If you have a problem with remembering stuff that you most often do not apply or use in your life, it just becomes more difficult altogether. Especially when it comes to remembering the password for tons of accounts that you have to set up on every app, every website and literally everywhere else.
No one can be so good at remembering it and we do not blame you.
But what might potentially come to your rescue are these password remembering softwares that manage all your passwords, offer right security in terms of who can use and other plenty of other features.
Quite honestly, when we start deciphering the best password managers, it breaks down to these two namely – Bitwarden and LastPass and it can’t get any better than them. But, we can choose and use only one of them, right? So only one can remain triumphant in this Bitwarden vs Lastpass competition.
What’s best is to compare them side by side over a certain points or rather factors that’ll affect their efficiency and productivity in terms of providing the optimal service to its users. So according to these factors, let’s and compare and rate them accordingly. Let’s take a look to give you the best choice in this arena.
Setting up a match : Bitwarden vs LastPass
To decipher it further down for our readings and simplify it, consider this an epic faceoff against one another. There will be six rounds in total. The duo will battle it out in each round to see who amongst them is supreme. Each round will have a point and at the end of all the 6 rounds, we’ll have to tally to decide the winner.
The point here is that even though we’re making very objective comparisons between the two, your subjective needs might prefer from one another. This means that what you expect and want from a password manager might be different for someone else.
There are various tools and other factors in these password managers that will help you decide what’s best for you. To do so, I recommend you to read each and every section out here very carefully to make a conclusion out of your own on the same. I will obviously include my stance on both of them but if you need this tool for a particular usage, please read each point carefully!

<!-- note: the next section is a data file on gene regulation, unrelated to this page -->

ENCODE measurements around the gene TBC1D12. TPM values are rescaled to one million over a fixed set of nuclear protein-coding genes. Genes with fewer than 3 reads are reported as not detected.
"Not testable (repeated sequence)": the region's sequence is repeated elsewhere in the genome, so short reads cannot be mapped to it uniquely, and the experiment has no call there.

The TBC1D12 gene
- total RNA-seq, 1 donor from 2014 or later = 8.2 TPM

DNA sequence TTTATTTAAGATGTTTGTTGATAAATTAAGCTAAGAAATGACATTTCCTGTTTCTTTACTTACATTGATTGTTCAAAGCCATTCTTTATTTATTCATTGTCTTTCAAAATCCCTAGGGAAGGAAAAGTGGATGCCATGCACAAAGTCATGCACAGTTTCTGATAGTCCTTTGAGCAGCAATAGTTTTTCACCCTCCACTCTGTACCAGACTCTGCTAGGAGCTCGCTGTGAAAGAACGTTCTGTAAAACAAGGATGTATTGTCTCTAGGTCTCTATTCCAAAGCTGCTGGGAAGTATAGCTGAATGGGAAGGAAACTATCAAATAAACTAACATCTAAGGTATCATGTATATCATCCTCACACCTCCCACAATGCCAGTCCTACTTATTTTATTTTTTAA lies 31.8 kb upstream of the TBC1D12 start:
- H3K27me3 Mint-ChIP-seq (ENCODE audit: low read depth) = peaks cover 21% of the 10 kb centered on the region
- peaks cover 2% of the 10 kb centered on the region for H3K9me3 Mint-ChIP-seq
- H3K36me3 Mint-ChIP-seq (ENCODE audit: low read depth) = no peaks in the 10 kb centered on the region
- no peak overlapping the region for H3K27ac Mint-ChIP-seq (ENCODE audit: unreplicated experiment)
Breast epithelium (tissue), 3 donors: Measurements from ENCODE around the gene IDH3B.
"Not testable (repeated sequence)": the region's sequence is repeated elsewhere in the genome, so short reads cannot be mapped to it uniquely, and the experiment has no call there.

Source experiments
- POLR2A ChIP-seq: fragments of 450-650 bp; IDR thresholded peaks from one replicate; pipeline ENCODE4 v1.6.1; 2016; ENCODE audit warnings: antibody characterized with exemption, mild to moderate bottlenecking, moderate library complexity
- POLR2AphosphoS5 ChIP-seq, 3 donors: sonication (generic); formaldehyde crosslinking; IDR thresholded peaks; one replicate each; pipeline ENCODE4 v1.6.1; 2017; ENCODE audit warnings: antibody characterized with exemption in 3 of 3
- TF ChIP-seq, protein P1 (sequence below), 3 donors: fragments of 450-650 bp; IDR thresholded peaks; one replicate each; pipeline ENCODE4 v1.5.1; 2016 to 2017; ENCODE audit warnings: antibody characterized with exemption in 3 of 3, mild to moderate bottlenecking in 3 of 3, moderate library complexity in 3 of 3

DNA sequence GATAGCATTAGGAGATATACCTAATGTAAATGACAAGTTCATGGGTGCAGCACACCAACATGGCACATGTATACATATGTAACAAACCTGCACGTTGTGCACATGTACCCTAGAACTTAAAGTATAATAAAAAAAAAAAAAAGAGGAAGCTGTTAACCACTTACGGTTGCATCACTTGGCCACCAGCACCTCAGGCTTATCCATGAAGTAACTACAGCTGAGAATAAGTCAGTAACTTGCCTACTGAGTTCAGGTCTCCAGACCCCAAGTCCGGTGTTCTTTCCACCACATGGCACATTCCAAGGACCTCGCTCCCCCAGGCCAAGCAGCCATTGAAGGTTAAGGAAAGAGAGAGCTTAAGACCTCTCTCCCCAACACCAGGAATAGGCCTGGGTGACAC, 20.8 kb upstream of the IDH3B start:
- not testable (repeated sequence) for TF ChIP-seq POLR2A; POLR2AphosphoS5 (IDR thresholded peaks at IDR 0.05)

Both of them provide excellent security features, though one is better than the other. LastPass offers standard security for password managers which basically means multi-factor authentication and a double-factor authentication along with a zero model knowledge and AES- 256 encryption
On the other hand, if you need to authenticate your LastPass account, you’ll need only your Master password.This master password is then sent through around 1,00,000 rounds of PBKDF2 hashing to unlock the vault.
This in effect means that LastPass never sees neither stores your password. Furthermore, your master password never leaves your machine! Although, their service was hacked in 2015 resulting in countless accounts being stolen.
In terms of Bitwarden’s open source approach, it is quite similar to LastPass including AES-265 for the vault and a zero knowledge model too. Although, the source code is available publically allowing anyone to dig in through it.
The greatest threat to password security comes through authentication and on that front, Bitwarden is quite tight. A string of generated keys and hashings are used to authenticate your account to make it as safe as possible.
Furthermore, due to its certain features, if Bitwarden gets hacked, you will still be able to access your account and won’t lose out on any information. Bitwarden also offers more because the source code is available for audit so any issues are cleared as soon as the officials come across it.
Furthermore, the self hosting option will also eventually aid in to give this round to Bitwarden.
So for now it’s 1-0 in favor of Bitwarden.
One of them is oftentimes looked upon as a shareware while the other as a commercial product, both offer excellent free plans. Although when it comes to paying, both come out fairly differently.
If you consider Bitwarden, it’s an open source piece of software and it has made all its core features like two factor authentication, multi device sync and unlimited storage for free.
The paid plans include an additional 1GB of encrypted file storage, password health reports and quick customer service. It’s prices are 1$ a month and 10$ for a year.
In terms of LastPass, it has a one month plan at 3$ and a family plan for $4 a month. The free version actually makes the premium one look too bad and it isn’t worth it.
That being said, Bitwarden also has a family plan at $1 for up to five users with multi device sync and unlimited storage!
So this round will also go to Bitwarden and it is now leading at 2-0!
When choosing between a shareware and a commercial product, user interface is the one that makes all the difference. Despite being free, Bitwarden has a much better user interface than LastPass.
It is more like a desktop based experience. There’s also a browser based website but it doesn’t provide too many options as this one. The interface is astoundingly clean and very easy to dive in.
It also does include a few problems, some being that it only supports secure notes, credit cards, identities and passwords. There aren’t any other custom features to fit anything else. Lastly you’ll have to provide which URL you want to save your passwords all the time.